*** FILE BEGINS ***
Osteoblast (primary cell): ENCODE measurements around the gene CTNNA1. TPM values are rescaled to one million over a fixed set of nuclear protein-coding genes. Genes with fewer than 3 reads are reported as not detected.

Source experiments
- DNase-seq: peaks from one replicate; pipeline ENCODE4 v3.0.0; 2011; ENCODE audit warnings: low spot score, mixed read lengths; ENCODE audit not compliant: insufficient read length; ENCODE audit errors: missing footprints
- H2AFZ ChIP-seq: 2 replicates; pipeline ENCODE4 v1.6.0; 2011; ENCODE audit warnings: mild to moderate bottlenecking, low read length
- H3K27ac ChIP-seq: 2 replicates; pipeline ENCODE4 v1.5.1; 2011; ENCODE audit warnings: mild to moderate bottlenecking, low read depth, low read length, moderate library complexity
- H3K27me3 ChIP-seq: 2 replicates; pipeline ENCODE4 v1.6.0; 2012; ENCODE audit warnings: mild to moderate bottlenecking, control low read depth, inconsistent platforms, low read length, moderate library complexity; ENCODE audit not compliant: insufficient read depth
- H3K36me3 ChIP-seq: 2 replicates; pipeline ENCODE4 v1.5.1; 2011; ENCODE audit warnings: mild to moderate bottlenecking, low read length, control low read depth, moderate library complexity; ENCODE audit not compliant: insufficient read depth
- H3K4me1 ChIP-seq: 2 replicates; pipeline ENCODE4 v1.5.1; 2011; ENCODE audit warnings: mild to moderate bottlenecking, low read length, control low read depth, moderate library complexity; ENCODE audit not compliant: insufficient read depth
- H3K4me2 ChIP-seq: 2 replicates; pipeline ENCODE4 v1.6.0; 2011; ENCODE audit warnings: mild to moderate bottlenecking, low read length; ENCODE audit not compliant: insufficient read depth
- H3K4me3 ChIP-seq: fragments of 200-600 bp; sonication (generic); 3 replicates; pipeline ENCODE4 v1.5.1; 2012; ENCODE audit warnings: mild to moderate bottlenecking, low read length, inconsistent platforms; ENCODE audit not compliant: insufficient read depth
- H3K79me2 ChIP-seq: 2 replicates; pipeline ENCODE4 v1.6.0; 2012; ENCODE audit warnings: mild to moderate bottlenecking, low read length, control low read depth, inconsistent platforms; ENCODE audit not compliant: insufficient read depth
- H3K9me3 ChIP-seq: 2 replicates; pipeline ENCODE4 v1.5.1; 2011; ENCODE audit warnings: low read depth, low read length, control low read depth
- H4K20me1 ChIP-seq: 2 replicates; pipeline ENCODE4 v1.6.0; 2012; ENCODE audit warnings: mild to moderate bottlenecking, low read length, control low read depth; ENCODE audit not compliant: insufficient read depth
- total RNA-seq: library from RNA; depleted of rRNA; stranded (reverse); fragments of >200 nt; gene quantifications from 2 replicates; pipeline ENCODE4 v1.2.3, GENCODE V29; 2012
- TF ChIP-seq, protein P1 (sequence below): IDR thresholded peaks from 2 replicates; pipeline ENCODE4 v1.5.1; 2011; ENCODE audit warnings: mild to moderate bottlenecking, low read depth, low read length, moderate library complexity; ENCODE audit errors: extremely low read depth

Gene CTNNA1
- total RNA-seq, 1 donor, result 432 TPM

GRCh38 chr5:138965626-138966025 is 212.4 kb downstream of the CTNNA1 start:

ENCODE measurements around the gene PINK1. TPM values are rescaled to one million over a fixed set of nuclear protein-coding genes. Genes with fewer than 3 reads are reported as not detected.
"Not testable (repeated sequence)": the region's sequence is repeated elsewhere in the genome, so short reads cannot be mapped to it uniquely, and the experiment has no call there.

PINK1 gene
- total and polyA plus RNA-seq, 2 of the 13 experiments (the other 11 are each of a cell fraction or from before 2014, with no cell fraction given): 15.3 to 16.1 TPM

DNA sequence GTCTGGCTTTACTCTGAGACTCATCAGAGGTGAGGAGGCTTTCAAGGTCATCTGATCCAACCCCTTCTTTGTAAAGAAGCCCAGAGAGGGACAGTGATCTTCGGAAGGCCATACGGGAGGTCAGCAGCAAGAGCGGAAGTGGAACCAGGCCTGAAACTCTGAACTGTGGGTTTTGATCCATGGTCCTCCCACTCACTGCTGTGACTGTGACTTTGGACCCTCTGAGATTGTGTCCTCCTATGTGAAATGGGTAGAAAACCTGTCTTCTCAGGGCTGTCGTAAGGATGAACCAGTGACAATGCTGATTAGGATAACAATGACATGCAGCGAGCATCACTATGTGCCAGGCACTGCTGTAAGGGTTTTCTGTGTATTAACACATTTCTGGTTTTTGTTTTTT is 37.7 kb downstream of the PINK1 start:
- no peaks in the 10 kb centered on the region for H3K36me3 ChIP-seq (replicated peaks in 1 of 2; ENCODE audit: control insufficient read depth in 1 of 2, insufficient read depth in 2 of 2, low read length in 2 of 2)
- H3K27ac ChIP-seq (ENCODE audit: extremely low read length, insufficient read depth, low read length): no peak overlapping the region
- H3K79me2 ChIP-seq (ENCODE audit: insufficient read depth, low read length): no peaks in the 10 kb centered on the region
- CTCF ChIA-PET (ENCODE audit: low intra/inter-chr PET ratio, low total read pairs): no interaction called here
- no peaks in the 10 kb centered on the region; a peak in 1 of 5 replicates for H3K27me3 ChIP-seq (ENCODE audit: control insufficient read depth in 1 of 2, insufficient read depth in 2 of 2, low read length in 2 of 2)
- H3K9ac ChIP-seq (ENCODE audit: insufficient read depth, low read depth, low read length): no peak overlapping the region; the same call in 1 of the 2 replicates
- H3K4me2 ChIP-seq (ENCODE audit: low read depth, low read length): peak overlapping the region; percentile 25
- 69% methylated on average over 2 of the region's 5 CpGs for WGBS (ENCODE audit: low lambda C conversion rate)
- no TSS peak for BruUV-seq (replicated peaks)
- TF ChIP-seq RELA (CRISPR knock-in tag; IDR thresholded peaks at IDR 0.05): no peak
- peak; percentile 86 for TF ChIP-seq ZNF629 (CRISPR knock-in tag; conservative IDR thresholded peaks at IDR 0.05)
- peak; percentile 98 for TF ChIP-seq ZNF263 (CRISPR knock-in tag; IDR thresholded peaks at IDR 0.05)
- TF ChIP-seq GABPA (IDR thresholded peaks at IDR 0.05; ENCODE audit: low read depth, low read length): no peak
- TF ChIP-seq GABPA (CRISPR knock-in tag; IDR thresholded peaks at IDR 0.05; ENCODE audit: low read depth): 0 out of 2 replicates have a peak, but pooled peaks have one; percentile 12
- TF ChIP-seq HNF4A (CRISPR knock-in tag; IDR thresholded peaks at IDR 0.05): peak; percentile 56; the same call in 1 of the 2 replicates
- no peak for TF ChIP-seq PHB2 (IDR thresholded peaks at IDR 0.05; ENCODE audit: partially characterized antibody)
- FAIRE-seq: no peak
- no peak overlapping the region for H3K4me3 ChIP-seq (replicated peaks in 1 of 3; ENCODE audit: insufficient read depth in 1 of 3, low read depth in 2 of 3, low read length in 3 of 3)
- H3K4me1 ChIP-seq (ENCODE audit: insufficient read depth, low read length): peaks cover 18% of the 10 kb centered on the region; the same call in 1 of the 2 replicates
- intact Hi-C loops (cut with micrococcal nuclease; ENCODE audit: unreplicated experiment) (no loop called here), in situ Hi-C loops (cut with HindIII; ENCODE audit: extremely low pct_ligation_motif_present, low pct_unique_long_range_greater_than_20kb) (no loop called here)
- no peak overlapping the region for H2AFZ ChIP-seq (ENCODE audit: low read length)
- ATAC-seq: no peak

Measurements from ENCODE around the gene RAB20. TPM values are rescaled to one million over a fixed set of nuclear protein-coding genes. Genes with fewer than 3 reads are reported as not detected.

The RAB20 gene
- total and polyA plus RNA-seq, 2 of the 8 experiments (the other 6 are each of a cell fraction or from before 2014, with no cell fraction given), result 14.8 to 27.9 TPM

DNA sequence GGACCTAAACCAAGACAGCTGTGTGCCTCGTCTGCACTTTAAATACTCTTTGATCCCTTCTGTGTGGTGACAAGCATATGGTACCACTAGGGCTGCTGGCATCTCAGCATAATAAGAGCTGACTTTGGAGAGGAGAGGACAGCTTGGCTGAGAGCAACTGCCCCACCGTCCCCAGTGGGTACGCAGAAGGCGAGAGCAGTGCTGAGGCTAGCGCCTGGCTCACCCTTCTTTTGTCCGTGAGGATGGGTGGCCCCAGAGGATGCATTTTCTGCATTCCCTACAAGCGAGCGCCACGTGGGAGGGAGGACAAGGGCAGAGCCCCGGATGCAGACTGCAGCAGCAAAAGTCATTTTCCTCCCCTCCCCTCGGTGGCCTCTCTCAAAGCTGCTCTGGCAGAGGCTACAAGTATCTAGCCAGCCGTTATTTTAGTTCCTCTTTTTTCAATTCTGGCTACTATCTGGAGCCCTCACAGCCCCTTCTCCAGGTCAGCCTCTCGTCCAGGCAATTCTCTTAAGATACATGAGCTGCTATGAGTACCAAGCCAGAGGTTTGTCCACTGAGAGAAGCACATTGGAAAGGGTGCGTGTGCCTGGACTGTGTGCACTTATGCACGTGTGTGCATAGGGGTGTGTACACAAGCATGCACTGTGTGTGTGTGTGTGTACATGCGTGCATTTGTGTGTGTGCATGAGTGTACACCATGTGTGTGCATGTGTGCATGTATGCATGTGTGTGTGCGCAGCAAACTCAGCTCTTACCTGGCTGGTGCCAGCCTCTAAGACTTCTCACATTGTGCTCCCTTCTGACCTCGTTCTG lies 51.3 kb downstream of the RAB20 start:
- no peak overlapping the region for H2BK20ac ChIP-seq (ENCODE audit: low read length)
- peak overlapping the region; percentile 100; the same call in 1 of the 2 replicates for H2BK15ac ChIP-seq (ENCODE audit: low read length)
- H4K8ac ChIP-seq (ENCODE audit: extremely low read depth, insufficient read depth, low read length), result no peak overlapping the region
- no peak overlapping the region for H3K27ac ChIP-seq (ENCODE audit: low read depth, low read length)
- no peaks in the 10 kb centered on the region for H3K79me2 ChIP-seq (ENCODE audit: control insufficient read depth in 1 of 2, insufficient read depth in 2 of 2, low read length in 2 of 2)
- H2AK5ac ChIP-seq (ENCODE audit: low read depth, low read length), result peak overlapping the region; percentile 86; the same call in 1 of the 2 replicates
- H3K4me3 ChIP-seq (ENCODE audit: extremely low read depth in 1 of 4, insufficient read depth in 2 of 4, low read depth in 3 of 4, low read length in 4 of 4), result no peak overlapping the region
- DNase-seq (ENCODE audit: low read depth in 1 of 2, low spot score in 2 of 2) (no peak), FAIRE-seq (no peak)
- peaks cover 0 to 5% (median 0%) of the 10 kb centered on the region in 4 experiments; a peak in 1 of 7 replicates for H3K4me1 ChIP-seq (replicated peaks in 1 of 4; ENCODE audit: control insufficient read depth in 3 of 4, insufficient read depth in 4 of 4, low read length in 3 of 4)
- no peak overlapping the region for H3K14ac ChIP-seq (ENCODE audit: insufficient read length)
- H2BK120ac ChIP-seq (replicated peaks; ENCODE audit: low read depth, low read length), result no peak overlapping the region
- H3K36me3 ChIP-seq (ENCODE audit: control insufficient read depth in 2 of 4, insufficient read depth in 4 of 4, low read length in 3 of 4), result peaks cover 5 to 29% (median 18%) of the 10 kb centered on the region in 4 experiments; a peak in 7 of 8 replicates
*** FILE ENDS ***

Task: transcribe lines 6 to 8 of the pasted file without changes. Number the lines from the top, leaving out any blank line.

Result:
- H3K27me3 ChIP-seq: 2 replicates; pipeline ENCODE4 v1.6.0; 2012; ENCODE audit warnings: mild to moderate bottlenecking, control low read depth, inconsistent platforms, low read length, moderate library complexity; ENCODE audit not compliant: insufficient read depth
- H3K36me3 ChIP-seq: 2 replicates; pipeline ENCODE4 v1.5.1; 2011; ENCODE audit warnings: mild to moderate bottlenecking, low read length, control low read depth, moderate library complexity; ENCODE audit not compliant: insufficient read depth
- H3K4me1 ChIP-seq: 2 replicates; pipeline ENCODE4 v1.5.1; 2011; ENCODE audit warnings: mild to moderate bottlenecking, low read length, control low read depth, moderate library complexity; ENCODE audit not compliant: insufficient read depth